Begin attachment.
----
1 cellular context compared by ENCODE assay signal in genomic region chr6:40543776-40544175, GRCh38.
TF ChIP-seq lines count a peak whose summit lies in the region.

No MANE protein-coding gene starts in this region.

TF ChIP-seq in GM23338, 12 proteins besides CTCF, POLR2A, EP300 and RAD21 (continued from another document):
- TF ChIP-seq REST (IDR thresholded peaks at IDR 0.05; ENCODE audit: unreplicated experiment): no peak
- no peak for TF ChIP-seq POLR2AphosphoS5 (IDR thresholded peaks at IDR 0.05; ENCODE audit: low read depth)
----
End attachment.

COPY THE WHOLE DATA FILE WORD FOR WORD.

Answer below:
1 cellular context compared by ENCODE assay signal in genomic region chr6:40543776-40544175, GRCh38.
TF ChIP-seq lines count a peak whose summit lies in the region.

No MANE protein-coding gene starts in this region.

TF ChIP-seq in GM23338, 12 proteins besides CTCF, POLR2A, EP300 and RAD21 (continued from another document):
- TF ChIP-seq REST (IDR thresholded peaks at IDR 0.05; ENCODE audit: unreplicated experiment): no peak
- no peak for TF ChIP-seq POLR2AphosphoS5 (IDR thresholded peaks at IDR 0.05; ENCODE audit: low read depth)